They have always declined to reveal the name for "operational reasons". Now that it's out in the public domain, it's emerged that Emwazi was well-known to MI5 and that it even tried to recruit him as an informer, years before he went off to Syria to eventually join Islamic State.
The practice by intelligence agencies of approaching jihadist sympathisers to work for them is likely to continue. It's believed both Britain and the US have informers inside the Islamic State "capital" of Raqqa. Yet this seems to have been little help in stopping the actions of Mohammed Emwazi, or bringing him to justice.
Emwazi later moved to Kuwait, where he got a job at a computer company. But on a visit to London in 2010, he was detained by British counter-terrorism officials and prevented from flying back to Kuwait, his friends said.
"I had a job waiting for me and marriage to get started," Emwazi wrote in a June 2010 email to Cage.
"[But now] I feel like a prisoner, only not in a cage, in London," he added, "a person imprisoned and controlled by security service men, stopping me from living my new life in my birthplace and country, Kuwait."
Mr Qureshi said Emwazi had made persistent efforts to try to change his situation: "We had two-and-a-half years of communications talking about what he could do to alleviate his problems."
He said he did not know what had happened to Emwazi, adding: "When we treat people as if they are outsiders they will inevitably feel like outsiders - our entire national security strategy for the last 13 years has only increased alienation. A narrative of injustice has taken root."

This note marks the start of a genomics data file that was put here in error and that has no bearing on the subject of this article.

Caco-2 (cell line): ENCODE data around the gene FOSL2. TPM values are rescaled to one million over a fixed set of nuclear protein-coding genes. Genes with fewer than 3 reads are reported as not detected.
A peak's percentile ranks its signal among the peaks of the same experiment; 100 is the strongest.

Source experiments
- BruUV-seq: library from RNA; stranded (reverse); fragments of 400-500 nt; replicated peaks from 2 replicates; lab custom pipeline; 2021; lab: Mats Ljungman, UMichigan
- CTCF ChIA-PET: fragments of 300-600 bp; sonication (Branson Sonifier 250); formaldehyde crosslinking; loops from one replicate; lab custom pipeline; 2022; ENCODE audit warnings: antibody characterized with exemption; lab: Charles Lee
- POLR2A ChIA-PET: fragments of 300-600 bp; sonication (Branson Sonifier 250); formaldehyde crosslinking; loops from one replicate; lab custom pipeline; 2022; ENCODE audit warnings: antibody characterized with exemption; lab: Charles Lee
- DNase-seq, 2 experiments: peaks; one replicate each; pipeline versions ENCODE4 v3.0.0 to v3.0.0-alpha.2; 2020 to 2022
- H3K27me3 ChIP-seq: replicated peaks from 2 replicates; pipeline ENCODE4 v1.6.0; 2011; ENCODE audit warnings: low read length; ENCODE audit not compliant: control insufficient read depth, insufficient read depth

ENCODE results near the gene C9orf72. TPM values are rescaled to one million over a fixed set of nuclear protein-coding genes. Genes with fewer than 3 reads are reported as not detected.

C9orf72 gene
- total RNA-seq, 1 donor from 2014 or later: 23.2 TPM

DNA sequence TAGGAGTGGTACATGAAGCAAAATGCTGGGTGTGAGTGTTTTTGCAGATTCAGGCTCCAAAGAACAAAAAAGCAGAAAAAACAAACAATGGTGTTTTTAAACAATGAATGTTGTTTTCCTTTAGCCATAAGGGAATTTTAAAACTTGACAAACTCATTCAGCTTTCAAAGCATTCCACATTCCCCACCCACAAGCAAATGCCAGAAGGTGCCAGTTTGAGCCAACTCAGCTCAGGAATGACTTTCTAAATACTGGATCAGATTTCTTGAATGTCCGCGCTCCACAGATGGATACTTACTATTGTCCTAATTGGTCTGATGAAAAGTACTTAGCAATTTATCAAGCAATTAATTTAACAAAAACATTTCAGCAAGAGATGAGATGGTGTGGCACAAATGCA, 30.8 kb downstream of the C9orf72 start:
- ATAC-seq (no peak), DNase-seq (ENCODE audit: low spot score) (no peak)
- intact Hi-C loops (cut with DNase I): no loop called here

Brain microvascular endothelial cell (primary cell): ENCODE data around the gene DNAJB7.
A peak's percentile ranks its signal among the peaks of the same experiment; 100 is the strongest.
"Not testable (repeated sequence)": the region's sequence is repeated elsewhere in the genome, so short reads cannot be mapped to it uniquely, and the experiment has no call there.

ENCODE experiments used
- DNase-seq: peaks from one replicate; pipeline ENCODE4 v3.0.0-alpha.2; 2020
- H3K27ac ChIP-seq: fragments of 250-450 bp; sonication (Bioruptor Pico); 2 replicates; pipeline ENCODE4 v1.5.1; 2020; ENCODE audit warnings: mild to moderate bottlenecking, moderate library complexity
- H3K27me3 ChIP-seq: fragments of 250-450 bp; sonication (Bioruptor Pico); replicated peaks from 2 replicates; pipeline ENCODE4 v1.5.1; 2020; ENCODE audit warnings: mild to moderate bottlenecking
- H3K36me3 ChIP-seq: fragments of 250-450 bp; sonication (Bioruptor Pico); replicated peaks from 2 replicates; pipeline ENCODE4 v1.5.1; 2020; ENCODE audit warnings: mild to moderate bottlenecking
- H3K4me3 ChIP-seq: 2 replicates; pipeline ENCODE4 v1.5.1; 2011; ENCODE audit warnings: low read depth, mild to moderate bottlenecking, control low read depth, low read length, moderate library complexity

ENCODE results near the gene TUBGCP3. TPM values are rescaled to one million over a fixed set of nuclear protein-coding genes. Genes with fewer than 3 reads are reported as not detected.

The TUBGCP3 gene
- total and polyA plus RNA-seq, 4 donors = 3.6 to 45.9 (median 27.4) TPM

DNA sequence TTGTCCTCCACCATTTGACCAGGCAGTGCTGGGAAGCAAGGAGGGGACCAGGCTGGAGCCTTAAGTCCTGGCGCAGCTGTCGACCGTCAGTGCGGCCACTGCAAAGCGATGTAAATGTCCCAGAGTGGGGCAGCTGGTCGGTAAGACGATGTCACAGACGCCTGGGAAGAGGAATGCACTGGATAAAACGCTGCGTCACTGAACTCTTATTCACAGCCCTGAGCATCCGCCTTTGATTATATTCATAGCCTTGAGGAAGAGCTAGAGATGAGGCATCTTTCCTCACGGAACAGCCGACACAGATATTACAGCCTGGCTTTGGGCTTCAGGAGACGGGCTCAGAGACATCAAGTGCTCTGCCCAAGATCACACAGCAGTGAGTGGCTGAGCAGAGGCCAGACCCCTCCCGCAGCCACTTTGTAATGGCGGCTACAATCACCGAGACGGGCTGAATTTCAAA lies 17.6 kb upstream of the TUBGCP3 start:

Emwazi was believed to have travelled to Syria around 2013 and later joined IS, which has declared the creation of a "caliphate" in the large swathes of Syria and neighbouring Iraq it controls.
A spokeswoman for Prime Minister David Cameron would not confirm or deny the latest reports, adding that the police and security services were working hard to find those responsible for the murder of the British hostages.
The University of Westminster confirmed Emwazi had left six years ago, adding: "If these allegations are true, we are shocked and sickened."
The BBC's Rajini Vaidyanathan in Washington says the FBI went on record last September to confirm it knew who Jihadi John was. However, US officials said this month they would not name him as they believed this would be the best strategy for finding him and bringing him to justice.
A spokesman for the family of Steven Sotloff said: "We want to sit in a courtroom, watch him sentenced and see him sent to a super-max prison."
David Haines's sister, Bethany, welcomed the identification, but told ITV News: "I think all the families will feel closure and relief once there's a bullet between his eyes."
Jihadi John sightings
- August 2014: Video in which US journalist James Foley is apparently beheaded
- 2 September 2014: Video in which US journalist Steve Sotloff is apparently beheaded
- 13 September 2014: Video in which British aid worker David Haines is apparently beheaded
- October 2014: Video in which British aid worker Alan Henning is apparently beheaded
- November 2014: Video in which Jihadi John is shown killing a Syrian soldier in a mass beheading, which also shows body of US aid worker Abdul-Rahman Kassig, also known as Peter Kassig
- 20 January 2015: Video in which Jihadi John is seen standing alongside two Japanese hostages and demanding a ransom in exchange for their release
- 31 January 2015: Video released appearing to show Jihadi John beheading Japanese hostage Kenji Goto